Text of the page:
In areas where there are a large number of operators, it can be difficult to obtain complete information on maps and timetables for the area. It is not uncommon for operators to try to present their services in their promotional material as ‘the’ network of the city or region – not to mention the fact that other routes (or in some cases different departure times on the same routes) are available, operated by competitors. Many local authorities try to produce timetables and/or detailed maps for all services in their area, regardless of their operator. However, it is always a good idea to check with the operator(s) before travelling to ensure that the information is up to date, as timetables can change frequently.

By Coach

Long-distance bus travel is usually slower than train travel and less frequent, but comfortable and often much cheaper. Buses, like trains, usually take you to the city centre.

The largest bus companies in the UK are:

  • National Express is the UK’s largest long-distance bus service, serving all major destinations on the continent and selling tickets online and at bus stations. Prices start at just £1 for a one-way journey on special fares between major cities, but are quite high on less competitive routes, such as to airports.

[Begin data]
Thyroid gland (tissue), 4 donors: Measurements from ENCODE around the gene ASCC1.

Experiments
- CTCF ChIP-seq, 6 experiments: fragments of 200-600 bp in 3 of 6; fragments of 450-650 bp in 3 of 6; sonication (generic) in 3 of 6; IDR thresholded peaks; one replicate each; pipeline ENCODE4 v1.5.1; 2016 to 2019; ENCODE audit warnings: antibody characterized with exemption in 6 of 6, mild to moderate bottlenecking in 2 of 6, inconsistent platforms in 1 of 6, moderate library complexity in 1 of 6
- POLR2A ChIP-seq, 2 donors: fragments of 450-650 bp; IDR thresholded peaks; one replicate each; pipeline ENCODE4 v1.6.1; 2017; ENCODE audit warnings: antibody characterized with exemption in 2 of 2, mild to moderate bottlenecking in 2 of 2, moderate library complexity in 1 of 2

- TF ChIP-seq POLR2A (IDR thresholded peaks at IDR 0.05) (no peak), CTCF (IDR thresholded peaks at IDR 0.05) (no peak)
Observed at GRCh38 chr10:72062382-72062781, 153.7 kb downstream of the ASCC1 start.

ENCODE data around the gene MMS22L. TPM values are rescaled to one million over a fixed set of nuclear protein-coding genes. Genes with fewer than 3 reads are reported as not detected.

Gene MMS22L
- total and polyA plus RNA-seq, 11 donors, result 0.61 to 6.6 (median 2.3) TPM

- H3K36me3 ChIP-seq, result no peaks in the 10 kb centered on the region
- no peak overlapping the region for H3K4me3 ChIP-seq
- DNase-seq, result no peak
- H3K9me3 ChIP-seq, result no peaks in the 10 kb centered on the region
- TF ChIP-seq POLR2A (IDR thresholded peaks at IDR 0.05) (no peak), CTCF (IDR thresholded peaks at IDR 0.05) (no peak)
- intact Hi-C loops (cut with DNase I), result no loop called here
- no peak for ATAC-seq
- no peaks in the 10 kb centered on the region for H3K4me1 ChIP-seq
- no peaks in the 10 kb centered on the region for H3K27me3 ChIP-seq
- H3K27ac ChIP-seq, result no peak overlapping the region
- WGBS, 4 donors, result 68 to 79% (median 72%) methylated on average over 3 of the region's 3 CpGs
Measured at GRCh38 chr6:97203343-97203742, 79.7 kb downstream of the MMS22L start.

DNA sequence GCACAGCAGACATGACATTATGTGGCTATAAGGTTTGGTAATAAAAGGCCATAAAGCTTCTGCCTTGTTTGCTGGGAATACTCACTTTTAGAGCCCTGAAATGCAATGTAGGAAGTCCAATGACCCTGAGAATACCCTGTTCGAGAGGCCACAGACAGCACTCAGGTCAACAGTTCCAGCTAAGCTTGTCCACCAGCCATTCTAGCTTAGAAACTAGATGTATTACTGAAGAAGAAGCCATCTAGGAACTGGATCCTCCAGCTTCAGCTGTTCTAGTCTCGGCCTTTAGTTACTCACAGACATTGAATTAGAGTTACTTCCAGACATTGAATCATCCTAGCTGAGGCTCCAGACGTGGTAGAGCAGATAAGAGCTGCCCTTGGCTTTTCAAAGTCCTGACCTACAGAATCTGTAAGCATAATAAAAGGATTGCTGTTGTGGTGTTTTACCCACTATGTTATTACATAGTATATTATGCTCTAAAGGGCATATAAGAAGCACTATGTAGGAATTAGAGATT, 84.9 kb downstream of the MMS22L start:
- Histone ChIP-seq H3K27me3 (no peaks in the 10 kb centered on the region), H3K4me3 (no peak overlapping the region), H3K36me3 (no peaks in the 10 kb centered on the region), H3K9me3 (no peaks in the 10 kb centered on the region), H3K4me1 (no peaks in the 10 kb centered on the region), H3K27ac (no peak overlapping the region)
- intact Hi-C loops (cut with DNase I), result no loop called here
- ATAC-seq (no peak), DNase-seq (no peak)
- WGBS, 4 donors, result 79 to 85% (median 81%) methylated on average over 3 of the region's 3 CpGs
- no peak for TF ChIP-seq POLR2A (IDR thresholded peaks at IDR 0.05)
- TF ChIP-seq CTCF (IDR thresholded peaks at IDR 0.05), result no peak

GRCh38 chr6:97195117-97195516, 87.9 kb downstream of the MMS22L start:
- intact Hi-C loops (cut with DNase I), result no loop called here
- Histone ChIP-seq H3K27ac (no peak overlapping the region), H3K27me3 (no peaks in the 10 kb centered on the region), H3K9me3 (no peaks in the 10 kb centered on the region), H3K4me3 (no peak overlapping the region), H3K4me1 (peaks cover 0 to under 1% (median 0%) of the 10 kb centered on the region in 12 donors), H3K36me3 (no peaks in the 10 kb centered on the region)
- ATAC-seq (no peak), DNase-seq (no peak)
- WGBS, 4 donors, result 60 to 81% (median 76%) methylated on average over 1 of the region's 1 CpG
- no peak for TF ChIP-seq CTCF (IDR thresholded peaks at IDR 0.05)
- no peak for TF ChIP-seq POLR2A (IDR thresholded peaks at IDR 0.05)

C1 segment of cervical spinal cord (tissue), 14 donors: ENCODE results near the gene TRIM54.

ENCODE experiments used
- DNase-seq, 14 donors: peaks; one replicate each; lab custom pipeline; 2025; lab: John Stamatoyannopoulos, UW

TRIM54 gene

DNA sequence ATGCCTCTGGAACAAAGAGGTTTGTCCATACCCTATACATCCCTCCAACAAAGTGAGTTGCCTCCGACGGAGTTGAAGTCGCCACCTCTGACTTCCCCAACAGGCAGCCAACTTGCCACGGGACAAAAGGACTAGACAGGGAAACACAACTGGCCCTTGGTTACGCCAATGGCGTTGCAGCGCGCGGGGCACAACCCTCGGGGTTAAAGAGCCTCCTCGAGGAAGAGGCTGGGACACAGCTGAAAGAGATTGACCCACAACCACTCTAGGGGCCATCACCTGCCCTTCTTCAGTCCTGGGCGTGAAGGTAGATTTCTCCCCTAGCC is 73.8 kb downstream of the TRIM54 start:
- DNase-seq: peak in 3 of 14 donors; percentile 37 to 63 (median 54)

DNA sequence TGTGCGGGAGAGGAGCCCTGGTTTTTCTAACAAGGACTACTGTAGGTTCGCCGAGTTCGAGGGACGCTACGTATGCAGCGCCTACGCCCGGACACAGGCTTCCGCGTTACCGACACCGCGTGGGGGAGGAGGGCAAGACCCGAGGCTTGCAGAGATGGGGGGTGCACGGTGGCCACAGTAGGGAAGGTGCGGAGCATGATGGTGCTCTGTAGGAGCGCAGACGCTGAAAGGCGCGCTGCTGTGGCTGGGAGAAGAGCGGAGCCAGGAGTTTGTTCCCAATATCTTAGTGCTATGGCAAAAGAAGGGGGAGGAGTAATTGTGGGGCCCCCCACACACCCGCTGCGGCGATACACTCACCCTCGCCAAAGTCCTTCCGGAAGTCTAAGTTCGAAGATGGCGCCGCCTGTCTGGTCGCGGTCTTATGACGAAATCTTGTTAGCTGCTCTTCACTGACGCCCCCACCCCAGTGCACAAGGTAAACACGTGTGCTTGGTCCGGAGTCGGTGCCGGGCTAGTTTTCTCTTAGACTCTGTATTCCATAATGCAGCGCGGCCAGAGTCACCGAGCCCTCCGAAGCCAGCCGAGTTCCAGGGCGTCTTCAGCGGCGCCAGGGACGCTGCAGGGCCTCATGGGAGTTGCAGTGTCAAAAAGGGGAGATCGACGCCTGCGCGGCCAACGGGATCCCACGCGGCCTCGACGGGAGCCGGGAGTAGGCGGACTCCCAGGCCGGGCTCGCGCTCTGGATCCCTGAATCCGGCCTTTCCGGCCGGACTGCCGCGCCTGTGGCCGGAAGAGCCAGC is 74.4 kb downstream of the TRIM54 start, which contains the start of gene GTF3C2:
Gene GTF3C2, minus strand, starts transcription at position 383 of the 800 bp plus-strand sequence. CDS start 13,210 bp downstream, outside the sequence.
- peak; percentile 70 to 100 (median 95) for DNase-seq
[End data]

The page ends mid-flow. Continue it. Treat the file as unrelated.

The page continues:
• Megabus is a service between a limited number of major destinations at exorbitant prices of just £1 (plus 50p booking fee) on certain routes if you book early enough. It is, of course, very popular with students. You get the cheapest fares if you book a week or two in advance. However, fares often remain attractive if booked for a shorter period (sometimes £8 for London-Manchester if booked two days in advance). Tickets must be purchased online or via the Premium Rate Booking Line 0900 160 0900 for a minimum of 60 pence per minute and cannot be purchased from the driver.
  • CityLink serves destinations in Scotland. They sell their tickets online, by SMS or from the driver, although it is always advisable to book tickets in advance. Some lines also carry Megabus passengers.

By boat